Can you sue if your 401(k) nest egg is mishandled?
The US Supreme Court on Monday hears a case that will determine if individuals have redress under federal law if their savings plan is mismanaged.
Like millions of American workers, James LaRue was counting on his 401(k) retirement savings plan to provide a financial cushion when he stopped working. He made regular contributions to it, and hegave instructions to the plan manager on how to invest his portion of the funds.Skip to next paragraph
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But on at least two occasions, the manager allegedly ignored Mr. LaRue's investment instructions, keeping the money in less lucrative investments. As a result, LaRue's retirement account was deprived of $150,000 in potential profits.
LaRue sued the plan manager in federal court for alleged breach of fiduciary responsibilities. But the case was thrown out.
On Monday, LaRue takes his case to the US Supreme Court, where the justices must decide whether the federal law regulating retirement plans allows LaRue to sue his plan manager to recover the $150,000. Previously, an appellate panel, in dismissing LaRue's complaint, said the law provides remedies only for fiduciary breaches that cause losses to an entire retirement program rather than merely to one individual's account.
The case will define the scope of remedies available to prospective retirees who discover fiduciary misconduct related to their 401(k) or other retirement accounts. It arises at a time when most companies have abandoned traditional pension plans in favor of retirement investment accounts.
"This is something that really affects nearly every worker," says Paul Montuori, a Westbury, N.Y., lawyer who filed a friend of the court brief on behalf of 11 law professors who are specialists in retirement benefits law.
An estimated 50 million private-sector employees have invested $5.5 trillion in retirement plans regulated by the federal government. The Employee Retirement Security Act of 1974 (ERISA) provides remedies to safeguard employees and their retirement savings plans.
But it is not clear how expansively or narrowly Congress meant ERISA to be read in cases like LaRue's. The trend at the Supreme Court in recent years has been to adopt a narrow reading of remedies available under ERISA in other contexts.
LaRue's lawyers say the appeals court misread the law. "ERISA nowhere requires that plan losses must affect more than one participant," says Peter Stris, a Whittier Law School professor, in LaRue's brief to the court. "To the contrary, the statute makes clear that any plan losses will do."
On the other side of the case is LaRue's former employer, DeWolff, Boberg & Associates, a national management consulting firm based in Dallas. The administration of the firm's 401(k) plan is at the center of the controversy. The firm disputes LaRue's version of the facts. It says he made only one investment request, and that he rescinded the request because of market fluctuations.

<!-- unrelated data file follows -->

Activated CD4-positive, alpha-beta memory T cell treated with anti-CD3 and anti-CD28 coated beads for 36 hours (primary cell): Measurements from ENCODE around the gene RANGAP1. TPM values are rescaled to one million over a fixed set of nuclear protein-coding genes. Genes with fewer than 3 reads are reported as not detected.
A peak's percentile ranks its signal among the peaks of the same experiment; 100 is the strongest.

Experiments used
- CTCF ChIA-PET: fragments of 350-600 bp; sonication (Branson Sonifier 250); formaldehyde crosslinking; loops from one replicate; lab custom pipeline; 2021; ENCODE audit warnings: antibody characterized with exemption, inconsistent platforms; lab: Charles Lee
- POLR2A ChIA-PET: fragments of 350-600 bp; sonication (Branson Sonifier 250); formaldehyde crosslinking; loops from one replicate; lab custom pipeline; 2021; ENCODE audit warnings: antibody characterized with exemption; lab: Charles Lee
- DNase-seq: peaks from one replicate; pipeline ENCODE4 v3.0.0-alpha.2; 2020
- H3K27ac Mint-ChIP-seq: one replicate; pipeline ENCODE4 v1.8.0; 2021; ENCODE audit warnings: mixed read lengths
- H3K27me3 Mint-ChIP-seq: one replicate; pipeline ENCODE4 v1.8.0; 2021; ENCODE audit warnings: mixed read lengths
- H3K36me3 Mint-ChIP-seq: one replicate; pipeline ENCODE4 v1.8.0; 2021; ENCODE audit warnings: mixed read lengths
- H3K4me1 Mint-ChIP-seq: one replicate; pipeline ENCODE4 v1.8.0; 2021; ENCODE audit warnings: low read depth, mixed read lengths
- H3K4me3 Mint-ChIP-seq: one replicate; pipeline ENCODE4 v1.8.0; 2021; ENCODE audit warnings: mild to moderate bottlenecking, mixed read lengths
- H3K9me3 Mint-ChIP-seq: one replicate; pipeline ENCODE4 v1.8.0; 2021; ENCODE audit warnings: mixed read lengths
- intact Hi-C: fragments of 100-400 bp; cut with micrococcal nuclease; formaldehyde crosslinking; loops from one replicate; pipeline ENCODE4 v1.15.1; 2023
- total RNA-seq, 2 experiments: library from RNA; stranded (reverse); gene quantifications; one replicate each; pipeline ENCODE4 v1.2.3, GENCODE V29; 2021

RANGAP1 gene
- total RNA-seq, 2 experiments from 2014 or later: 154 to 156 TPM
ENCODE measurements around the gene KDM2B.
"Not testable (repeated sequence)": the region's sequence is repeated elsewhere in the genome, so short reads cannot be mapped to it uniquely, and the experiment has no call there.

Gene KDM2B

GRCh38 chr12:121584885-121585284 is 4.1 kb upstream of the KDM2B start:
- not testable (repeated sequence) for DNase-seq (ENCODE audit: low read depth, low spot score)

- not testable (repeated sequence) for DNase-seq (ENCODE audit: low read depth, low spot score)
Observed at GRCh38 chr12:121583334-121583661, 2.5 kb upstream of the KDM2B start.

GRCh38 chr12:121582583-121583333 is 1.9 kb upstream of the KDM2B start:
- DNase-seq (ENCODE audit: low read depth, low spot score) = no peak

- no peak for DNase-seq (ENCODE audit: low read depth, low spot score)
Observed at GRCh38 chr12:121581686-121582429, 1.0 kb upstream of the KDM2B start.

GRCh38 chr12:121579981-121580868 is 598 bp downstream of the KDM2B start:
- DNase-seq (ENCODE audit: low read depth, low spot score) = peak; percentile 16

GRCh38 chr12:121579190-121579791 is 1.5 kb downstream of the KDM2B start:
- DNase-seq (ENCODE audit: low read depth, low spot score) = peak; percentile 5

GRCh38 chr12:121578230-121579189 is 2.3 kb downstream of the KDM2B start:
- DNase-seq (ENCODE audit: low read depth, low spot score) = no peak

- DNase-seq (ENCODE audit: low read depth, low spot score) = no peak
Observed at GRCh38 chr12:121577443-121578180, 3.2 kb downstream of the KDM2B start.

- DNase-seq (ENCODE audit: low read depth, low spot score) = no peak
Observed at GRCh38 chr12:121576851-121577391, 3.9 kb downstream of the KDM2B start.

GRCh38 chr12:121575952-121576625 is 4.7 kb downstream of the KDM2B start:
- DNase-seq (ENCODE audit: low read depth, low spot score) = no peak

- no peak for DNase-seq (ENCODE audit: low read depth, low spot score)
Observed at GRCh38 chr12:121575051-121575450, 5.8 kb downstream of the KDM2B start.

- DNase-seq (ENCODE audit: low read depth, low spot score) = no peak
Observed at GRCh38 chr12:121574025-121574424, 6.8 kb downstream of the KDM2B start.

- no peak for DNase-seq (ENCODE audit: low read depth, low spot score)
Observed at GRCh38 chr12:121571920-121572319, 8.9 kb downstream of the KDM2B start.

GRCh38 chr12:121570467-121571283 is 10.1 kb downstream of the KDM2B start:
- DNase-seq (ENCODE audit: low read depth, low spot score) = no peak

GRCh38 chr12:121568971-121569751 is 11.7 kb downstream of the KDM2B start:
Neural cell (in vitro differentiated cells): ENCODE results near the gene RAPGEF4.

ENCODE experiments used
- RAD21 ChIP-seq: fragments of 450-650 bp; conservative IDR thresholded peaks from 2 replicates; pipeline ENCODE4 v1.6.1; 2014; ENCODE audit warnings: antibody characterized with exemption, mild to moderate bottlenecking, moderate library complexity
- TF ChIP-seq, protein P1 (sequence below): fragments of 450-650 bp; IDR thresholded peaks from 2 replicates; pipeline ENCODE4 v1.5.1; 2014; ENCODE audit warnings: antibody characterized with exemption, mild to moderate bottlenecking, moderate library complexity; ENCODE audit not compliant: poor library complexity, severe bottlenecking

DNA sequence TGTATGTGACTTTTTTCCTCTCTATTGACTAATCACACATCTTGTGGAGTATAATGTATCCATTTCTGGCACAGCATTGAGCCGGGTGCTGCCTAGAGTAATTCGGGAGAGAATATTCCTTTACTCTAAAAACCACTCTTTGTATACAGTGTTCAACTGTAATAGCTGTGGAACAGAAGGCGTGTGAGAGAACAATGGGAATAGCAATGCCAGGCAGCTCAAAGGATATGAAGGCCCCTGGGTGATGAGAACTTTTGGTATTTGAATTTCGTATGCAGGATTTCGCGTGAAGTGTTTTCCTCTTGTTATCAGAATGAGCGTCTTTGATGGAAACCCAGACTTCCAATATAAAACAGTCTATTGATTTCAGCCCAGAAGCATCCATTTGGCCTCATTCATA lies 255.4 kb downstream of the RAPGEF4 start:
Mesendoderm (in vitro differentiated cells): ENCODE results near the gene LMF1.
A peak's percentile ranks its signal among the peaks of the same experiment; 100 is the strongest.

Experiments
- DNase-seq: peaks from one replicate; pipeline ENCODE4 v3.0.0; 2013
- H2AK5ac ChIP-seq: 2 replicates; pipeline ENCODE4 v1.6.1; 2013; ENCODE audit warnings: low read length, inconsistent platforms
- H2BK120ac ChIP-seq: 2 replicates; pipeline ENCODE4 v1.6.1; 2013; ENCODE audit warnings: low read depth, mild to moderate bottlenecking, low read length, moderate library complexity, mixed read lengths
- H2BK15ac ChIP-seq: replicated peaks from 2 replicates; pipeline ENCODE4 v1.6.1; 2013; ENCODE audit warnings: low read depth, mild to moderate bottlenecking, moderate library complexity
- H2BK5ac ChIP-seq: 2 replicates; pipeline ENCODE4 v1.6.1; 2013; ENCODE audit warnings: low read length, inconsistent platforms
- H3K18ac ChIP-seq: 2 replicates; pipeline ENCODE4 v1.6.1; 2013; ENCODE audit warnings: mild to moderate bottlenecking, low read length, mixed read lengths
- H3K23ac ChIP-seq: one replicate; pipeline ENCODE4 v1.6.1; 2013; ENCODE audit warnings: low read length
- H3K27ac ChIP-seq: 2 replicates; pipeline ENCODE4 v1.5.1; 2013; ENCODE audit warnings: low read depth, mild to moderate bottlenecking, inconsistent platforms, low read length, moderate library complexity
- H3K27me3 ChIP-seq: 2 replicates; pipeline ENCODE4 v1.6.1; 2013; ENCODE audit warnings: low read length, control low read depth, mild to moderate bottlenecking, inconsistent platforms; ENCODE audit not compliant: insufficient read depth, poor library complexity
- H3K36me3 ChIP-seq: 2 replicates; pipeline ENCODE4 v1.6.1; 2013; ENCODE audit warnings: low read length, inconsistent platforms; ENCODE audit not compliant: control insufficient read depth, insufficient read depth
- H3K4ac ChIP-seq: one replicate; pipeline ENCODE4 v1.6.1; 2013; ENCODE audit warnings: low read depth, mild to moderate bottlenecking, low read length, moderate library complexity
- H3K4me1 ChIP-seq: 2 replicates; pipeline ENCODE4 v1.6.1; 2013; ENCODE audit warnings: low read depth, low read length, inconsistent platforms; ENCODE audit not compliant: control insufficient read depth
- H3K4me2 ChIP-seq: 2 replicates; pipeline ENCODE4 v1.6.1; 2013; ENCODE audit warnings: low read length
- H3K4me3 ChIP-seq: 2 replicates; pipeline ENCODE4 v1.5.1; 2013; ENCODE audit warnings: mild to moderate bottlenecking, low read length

On the law, DeWolff's lawyers argue that Congress intended a narrow interpretation of ERISA remedies. ERISA does not try to provide a remedy for every conceivable wrong, says DeWolff lawyer Thomas Gies of Washington, D.C., in his brief.
"LaRue just claims to have asked someone to make a change in his investment accounts that now, in hindsight, he thinks would have been a good one," Mr. Gies writes. "This is precisely the kind of 'heads I win, tails you lose' damages claim that Congress could reasonably believe should not be permitted."
The Bush administration filed a friend of the court brief siding with LaRue. "A holding that [LaRue] is not entitled to sue here would seriously undermine the protection ERISA provides for the retirement savings of millions of Americans," writes Solicitor General Paul Clement.
He adds, "ERISA is a complicated statute. But it is neither so complicated nor so counterintuitive that it leaves someone in [LaRue's] position without a remedy."
Industry groups are applauding the Fourth Circuit's ruling, warning that a victory for LaRue might trigger a flood of litigation related to individual accounts within broader retirement plans. That, in turn, might discourage employers from establishing retirement plans, or cause employers to reduce benefits to avoid potential liability, they say.
"[LaRue's] attempt to rewrite [ERISA] would have adverse consequences to the millions of private sector Americans who receive employee benefits from ERISA plans," states a friend of the court brief filed on behalf of the Chamber of Commerce of the United States.
Other analysts say ERISA's primary purpose is to protect workers and their retirement funds, not employers or account managers who mismanage retirement plans. "This case is about a plan that has directly ignored the request of a plan participant," says Rebecca Davis, a staff lawyer with the Pension Rights Center in Washington. "ERISA can't leave people with nothing."
Ms. Davis adds: "ERISA is not about erasing remedies. It was written to make sure that participants are receiving the benefits they earned and that promises are kept."
A decision in the case, LaRue v. DeWolff (06-856), is expected by June.